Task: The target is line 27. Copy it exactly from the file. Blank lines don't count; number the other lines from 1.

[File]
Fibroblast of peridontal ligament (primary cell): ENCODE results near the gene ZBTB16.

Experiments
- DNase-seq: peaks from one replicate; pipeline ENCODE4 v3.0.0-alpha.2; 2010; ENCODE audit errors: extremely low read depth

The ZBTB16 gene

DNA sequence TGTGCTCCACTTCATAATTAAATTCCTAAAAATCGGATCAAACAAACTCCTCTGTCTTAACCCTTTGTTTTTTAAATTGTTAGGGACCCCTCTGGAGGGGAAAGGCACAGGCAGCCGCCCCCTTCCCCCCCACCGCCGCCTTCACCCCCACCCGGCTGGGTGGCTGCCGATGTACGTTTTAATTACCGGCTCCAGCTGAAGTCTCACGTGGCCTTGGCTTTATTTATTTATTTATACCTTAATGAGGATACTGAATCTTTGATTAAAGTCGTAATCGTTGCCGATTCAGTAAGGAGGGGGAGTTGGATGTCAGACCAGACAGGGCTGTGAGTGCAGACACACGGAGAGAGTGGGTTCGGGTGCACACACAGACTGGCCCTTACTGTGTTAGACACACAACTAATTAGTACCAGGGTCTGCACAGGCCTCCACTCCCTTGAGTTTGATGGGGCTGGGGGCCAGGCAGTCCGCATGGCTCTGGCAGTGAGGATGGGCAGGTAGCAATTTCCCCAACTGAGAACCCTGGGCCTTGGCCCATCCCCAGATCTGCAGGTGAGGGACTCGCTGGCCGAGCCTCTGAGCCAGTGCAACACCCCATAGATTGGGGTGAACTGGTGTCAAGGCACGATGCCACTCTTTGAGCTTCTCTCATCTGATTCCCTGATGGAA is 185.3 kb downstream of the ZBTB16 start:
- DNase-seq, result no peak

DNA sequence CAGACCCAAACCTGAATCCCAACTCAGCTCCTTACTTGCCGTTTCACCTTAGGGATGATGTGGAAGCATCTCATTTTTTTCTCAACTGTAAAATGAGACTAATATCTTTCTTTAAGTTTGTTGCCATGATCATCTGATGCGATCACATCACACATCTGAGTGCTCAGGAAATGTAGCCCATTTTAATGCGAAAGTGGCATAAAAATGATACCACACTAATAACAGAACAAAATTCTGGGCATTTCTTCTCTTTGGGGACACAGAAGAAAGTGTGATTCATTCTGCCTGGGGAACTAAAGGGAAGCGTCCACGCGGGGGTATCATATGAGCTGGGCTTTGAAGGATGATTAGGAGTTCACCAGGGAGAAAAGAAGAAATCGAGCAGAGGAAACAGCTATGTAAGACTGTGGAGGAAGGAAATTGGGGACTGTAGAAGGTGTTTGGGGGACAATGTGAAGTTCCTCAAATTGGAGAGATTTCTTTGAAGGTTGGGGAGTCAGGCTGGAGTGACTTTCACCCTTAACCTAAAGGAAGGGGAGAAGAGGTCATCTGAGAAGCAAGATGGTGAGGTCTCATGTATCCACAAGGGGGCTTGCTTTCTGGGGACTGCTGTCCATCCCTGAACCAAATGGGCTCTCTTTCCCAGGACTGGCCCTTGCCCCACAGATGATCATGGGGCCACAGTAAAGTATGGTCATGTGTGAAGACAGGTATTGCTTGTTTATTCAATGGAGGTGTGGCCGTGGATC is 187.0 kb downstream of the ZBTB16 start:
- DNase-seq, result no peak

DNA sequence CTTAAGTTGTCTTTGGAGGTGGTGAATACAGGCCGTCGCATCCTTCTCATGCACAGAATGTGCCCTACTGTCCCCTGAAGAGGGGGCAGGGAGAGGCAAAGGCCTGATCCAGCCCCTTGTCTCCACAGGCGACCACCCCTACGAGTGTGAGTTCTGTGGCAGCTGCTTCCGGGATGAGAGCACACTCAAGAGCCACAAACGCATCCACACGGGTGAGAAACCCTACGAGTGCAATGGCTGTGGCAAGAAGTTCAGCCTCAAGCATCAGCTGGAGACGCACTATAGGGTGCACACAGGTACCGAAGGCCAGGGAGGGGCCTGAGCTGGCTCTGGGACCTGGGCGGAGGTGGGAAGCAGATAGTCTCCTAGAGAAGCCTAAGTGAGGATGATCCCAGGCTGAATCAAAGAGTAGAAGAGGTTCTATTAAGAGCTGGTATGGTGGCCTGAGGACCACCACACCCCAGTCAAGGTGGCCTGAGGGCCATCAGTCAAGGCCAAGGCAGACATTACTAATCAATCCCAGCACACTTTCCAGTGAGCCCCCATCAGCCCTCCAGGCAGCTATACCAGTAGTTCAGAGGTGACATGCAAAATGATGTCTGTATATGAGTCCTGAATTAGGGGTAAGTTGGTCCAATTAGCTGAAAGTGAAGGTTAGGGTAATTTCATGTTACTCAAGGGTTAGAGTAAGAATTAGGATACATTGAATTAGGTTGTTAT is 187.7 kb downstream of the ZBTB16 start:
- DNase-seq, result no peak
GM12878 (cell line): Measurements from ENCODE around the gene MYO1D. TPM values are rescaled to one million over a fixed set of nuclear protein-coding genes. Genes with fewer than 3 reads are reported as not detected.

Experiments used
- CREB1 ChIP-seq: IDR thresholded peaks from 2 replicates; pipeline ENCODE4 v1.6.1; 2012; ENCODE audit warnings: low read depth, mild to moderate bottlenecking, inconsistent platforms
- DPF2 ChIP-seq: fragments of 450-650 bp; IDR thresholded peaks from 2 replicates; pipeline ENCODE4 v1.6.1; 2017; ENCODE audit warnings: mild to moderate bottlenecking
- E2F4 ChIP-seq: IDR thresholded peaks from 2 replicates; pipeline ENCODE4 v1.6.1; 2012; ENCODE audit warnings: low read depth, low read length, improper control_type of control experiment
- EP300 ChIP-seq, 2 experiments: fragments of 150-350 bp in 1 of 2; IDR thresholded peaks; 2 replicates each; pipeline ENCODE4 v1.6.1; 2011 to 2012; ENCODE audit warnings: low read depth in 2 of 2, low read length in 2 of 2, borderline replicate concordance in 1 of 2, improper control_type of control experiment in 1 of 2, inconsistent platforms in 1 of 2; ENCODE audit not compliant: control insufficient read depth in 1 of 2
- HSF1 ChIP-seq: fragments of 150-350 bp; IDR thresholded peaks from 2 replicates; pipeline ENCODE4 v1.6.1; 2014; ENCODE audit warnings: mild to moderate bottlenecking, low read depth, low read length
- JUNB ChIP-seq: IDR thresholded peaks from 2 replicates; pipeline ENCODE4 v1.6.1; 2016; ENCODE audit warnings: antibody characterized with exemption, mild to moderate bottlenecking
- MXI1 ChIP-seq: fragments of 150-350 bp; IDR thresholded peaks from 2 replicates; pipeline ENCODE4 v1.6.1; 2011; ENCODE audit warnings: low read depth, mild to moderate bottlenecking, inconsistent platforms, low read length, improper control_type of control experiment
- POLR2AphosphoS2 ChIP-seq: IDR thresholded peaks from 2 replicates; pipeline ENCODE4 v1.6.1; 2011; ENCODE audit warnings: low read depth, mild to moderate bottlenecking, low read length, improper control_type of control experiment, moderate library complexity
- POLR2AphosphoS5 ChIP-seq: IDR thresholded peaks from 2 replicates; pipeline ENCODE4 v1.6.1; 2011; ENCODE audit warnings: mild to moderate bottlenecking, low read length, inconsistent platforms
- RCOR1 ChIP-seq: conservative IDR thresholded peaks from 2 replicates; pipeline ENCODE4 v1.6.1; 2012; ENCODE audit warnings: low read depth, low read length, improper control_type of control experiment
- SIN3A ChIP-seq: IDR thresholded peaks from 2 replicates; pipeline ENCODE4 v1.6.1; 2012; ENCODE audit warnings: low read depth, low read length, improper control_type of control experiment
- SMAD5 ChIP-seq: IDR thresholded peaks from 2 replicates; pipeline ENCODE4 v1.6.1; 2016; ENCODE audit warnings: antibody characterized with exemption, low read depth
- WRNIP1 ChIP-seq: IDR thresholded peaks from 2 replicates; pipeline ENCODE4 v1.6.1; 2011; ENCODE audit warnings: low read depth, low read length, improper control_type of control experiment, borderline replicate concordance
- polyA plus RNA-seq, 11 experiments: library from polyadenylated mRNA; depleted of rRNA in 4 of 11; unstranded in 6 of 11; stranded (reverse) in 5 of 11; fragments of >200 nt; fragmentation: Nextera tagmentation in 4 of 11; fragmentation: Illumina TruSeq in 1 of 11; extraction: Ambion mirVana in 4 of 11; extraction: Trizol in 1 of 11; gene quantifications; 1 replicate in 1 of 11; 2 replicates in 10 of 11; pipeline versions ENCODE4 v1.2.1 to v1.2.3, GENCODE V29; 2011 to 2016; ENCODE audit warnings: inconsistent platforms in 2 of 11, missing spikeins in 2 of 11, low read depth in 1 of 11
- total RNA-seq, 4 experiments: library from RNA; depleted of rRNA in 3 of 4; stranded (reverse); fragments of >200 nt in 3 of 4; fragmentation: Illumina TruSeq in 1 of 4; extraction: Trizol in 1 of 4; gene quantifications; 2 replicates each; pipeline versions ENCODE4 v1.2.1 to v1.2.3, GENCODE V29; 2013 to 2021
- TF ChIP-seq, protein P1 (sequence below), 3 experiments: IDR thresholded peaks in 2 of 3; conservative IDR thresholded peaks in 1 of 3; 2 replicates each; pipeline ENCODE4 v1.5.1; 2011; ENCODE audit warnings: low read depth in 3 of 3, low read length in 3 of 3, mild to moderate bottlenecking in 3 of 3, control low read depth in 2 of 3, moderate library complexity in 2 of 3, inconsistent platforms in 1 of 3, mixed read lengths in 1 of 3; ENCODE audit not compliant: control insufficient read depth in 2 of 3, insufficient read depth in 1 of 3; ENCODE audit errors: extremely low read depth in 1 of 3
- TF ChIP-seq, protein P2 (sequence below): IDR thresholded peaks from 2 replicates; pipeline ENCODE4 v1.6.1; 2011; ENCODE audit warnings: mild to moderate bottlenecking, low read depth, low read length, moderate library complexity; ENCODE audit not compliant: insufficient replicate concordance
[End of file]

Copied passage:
- total RNA-seq, 4 experiments: library from RNA; depleted of rRNA in 3 of 4; stranded (reverse); fragments of >200 nt in 3 of 4; fragmentation: Illumina TruSeq in 1 of 4; extraction: Trizol in 1 of 4; gene quantifications; 2 replicates each; pipeline versions ENCODE4 v1.2.1 to v1.2.3, GENCODE V29; 2013 to 2021